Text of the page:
The Wonder of Boys: What Parents, Mentors and Educators Can Do to Shape Boys into Exceptional Men

The Wonder of Boys: What Parents, Mentors and Educators Can Do to Shape Boys into Exceptional Men

by Michael Gurian
     
 
In this insightful and practical book, Michael Gurian describes what boys need to become strong, responsible, sensitive men. Instead of encouraging us to stifle boys' natural propensities for competition and aggression, Gurian offers effective and practical guidelines for channeling them. He shows how the evils boys are susceptible to, including gang activity, sexual

Overview

In this insightful and practical book, Michael Gurian describes what boys need to become strong, responsible, sensitive men. Instead of encouraging us to stifle boys' natural propensities for competition and aggression, Gurian offers effective and practical guidelines for channeling them. He shows how the evils boys are susceptible to, including gang activity, sexual misconduct, and crime, become necessary outlets when positive role models and adult support are not available. Most important, Gurian explains what a boy really needs--a primary and an extended family, relationships with mentors, and intense support form his school and community--and details how we can provide these things for the boys we love.

Editorial Reviews

Publishers Weekly - Publisher's Weekly
Yes, boys and girls are different, says Washington state family therapist Gurian (Mothers, Sons and Lovers), urging that society learn how to deal creatively with gender-specific needs. In considering the cultural effects of heightened gender consciousness, Gurian warns of the dangers of "enmeshing male development with a female culture in transition." Outlining biological differences, he explains that boys are "hard-wired" to possess certain traits. Because of male brain chemistry and the hormone testosterone, boys are apt, for example, to relish risk-taking and to be physically aggressive and competitive (violence, he claims is not hard-wired, but learned through culture). What Gurian adds to this generally recognized background material is a persuasive summons to society, specifically parents, educators and communities, to unite to channel these traits in positive directions. Sports, for instance, allow competition but also teach responsibility. Work, nature study, music and spiritual pursuits are other positive channels. Gurian, who has also lived in Europe, Asia and the Middle East, suggests that we in the U.S. have grown away from beneficial rites of passageand toward "isolated, tremulous, family systems." In this shift, he contends, boys have been abandoned, and he urges that society reclaim responsibility for the moral and spiritual upbringing of young males, with guidance offered by elder mentors and support coming from extended family or community. Writing in a calm, compassionate voice, Gurian delivers a compelling call to action. 50,000 first printing; author tour. (Oct.)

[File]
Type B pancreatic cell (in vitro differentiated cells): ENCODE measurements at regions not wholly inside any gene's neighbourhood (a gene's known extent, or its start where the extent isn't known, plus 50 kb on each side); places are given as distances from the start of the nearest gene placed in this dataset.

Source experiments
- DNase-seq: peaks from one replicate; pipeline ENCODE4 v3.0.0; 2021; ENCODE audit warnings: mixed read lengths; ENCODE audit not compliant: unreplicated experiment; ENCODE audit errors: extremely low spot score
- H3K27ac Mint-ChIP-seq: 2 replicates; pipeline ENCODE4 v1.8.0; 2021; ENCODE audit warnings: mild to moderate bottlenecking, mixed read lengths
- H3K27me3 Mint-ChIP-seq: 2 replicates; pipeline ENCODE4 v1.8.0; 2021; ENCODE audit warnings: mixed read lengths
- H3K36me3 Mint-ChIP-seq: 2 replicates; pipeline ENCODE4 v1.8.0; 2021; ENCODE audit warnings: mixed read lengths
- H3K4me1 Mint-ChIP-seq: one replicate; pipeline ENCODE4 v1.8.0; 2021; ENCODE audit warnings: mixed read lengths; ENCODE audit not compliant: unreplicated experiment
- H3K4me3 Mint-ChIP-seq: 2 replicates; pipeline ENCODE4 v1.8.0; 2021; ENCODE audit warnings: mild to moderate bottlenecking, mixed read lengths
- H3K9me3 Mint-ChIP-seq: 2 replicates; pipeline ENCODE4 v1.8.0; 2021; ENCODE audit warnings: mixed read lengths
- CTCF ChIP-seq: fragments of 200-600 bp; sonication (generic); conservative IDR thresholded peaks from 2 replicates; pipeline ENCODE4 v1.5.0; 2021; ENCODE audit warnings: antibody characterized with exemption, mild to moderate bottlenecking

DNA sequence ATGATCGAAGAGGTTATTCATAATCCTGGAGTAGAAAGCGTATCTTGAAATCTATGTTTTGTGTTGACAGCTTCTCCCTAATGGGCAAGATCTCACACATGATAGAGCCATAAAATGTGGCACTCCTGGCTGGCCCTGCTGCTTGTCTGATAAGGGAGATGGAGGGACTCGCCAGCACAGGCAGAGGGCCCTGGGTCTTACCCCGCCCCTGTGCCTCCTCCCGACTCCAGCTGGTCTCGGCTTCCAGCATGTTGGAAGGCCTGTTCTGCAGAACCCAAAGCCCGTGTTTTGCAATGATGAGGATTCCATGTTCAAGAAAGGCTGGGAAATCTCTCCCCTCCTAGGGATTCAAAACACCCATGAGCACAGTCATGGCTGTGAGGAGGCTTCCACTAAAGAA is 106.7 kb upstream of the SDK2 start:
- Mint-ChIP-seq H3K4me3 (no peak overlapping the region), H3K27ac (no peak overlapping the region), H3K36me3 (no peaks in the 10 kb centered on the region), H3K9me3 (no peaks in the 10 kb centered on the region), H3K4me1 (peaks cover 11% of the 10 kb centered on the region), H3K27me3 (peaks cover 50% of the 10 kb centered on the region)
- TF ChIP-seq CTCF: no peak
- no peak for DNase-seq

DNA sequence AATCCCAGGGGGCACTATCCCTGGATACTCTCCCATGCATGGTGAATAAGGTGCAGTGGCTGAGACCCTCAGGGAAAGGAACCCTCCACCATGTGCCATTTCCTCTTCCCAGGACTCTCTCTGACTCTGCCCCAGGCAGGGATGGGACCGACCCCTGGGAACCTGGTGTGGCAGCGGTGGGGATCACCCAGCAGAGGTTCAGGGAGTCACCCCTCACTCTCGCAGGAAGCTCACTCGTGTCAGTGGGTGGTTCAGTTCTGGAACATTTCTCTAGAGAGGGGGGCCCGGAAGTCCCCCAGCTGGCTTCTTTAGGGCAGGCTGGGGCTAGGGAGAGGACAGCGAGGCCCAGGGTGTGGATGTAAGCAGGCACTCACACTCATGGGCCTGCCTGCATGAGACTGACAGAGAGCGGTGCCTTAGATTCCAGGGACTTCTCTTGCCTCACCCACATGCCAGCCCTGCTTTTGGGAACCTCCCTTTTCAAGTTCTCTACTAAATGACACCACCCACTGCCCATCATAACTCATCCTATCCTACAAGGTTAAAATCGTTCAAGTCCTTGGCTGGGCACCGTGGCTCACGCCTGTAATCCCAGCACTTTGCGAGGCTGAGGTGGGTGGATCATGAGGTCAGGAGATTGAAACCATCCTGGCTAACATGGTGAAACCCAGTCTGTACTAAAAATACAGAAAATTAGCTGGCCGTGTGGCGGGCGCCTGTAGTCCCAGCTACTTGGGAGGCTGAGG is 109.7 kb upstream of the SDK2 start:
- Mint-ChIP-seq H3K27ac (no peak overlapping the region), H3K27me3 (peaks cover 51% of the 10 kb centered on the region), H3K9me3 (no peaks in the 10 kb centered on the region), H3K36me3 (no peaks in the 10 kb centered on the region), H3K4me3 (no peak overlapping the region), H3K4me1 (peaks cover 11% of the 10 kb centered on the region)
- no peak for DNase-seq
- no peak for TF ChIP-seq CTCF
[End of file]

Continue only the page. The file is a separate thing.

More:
Library Journal
Family therapist Gurian (Mothers, Sons, and Lovers, LJ 12/93) offers a sweeping look at what makes boys and men act the way they do. He begins by thoroughly defining gender differences. Citing the strong push to hunt and reproduce, he argues that men need to compete and do combat and that society must accommodate these needs more productively. A boy needs a tribe, says Gurian, and not one but three families (birth or adoptive parents, extended families, and culture/community) are required to help him become a healthy man. Also, Gurian stresses discipline, spiritual principles, and "husbandry," which he defines as "generating and maintaining stable relationships with self, family, community, culture, and earth." All told, there is much to ponder and much to challenge readers here. On the other hand, Jungian analyst Rutter (Woman Changing Woman, LJ 7/93) begins with a large chip on her shoulder, whining from the start that girls are subjected to unbelievable pressures that diminish their self-esteem. Though she seeks to "celebrate" womanhood, the result is the oppositethe tone turns ever inward, focusing almost solely on issues of self-worth. Rutter praises rites of passage, coming-of-age ceremonies, and informal rituals (e.g., sharing a candlelit bath with your daughter, buying a first bra together) as the keys to enhancing self-esteem. She also recommends books and films that she feels reproduce positive images for women, including Thelma and Louise. Ultimately, however, what Rutter seems to be doing is turning mothers and daughters into members of a self-absorbed "me" generation. Not recommended.Linda Beck, Indian Valley P.L., Telford, Pa.

Product Details

ISBN-13:
9781572700208
Publisher:
Audio Partners Publishing Corporation
Publication date:
08/28/1996
Edition description:
Abridged, 2 Cassettes
Product dimensions:
4.64(w) x 6.90(h) x 0.62(d)

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Meet the Author

Michael Gurian is a psychotherapist and bestselling author whose books include The Wonder of Boys and The Good Son. His work reflects the diverse cultures (European, Asian, Middle Eastern, and American) in which he lived, worked, and studied. He has taught psychology, religion, mythology, and literature at three American universities and at Ankara University in Turkey. He lives with his wife and two children in Spokane, Washington.

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